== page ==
I started remembering stories of people who fell ill or had car trouble and missed their airplane flights —  flights that crashed. Most prominent in my memory are the stories of those who, for some reason, arrived late to work (or not at all) at the World Trade Center, Sept. 11, 2001.

My cousin worked at the World Trade Center. That morning, I knew it was next to impossible to get a long distance call through to New York City. I called my dad. He had recently given up city life for retirement in Virginia. Maybe someone had reached him with her status.

He answered the phone and replied to my concern rather nonchalantly. He said she didn’t work there anymore. She had been laid off the month before.

I am sure, when the lay off happened, it was devastating. A month later, it became a blessing.

Things are not always as they seem. The Chinese proverb, “Maybe So, Maybe Not,” illustrates this best.

One day, a farmer’s horse ran away. His neighbors expressed sympathy, “What terrible luck that you lost your horse!” The farmer replied, “Maybe so, maybe not.”

A few days later, the horse returned, leading several wild horses. The neighbors shouted, “Your horse has returned, and brought more with him. What great fortune!” The farmer replied, “Maybe so, maybe not.”

Later that week, the farmer’s son was trying to break one of the wild horses and got thrown to the ground, breaking his leg. The villagers cried, “Your son broke his leg, what a calamity!” The farmer replied, “Maybe so, maybe not.”

A few weeks later, soldiers from the national army marched through town, conscripting all the able-bodied young men for the army. They did not take the farmer’s son because of his broken leg. Friends shouted, “Your boy is spared, what tremendous luck!” To which the farmer replied, “Maybe so, maybe not.”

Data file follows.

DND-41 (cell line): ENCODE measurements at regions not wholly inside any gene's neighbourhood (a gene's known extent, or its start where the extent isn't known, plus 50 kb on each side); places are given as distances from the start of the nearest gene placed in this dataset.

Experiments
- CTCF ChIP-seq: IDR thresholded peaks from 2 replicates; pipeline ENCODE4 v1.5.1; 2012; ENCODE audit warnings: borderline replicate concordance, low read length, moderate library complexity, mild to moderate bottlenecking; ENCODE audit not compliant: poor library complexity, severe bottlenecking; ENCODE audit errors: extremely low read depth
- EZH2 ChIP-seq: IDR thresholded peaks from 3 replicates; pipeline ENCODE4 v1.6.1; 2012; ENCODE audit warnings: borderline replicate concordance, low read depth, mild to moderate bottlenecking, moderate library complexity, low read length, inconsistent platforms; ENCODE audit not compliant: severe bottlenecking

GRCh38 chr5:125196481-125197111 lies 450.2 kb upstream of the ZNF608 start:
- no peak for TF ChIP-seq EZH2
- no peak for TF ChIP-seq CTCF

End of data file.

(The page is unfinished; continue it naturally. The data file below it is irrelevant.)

Photo: The Thinker, Musée Rodin

Flawless

Eating breakfast out is one of my favorite things. I regularly join my friend Hyun at TooJay’s Gourmet Deli in Ocoee, Florida, for political discourse and good old-fashioned girl talk. Hyun brings me edible treats, perfectly wrapped in cellophane, from the Korean market for my late night snacks and an occasional tome from her late husband’s extensive library. Late night snacks go best with a good book.

Craving coffee, we give Don that look and soon he arrives with cups of coffee and menus. We have a routine. No, it is not the food. Our orders differ with our desires. The routine is my greeting exchange with Don. It is not on the menu but it is one of my favorite things at this deli.

“Good morning, Don. How are you?” I ask.

Don responds, “I’m flawless.”

I like that response. I like it a lot.

Don’s response of “I’m flawless” is amazing, almost magical. He is a veteran of Iraq and Dubai. I’ve never known battle. My days are not spent worrying about being wounded or killed by an Improvised Explosive Device (IED) or whether or not I will return home in one piece or at all.

Certainly, regardless of the day or the people in it, it is possible for me to say and believe, “I’m flawless.” It’s a great response — an instant “up lift.” Give it a try.

Photo: Millenium Star Diamond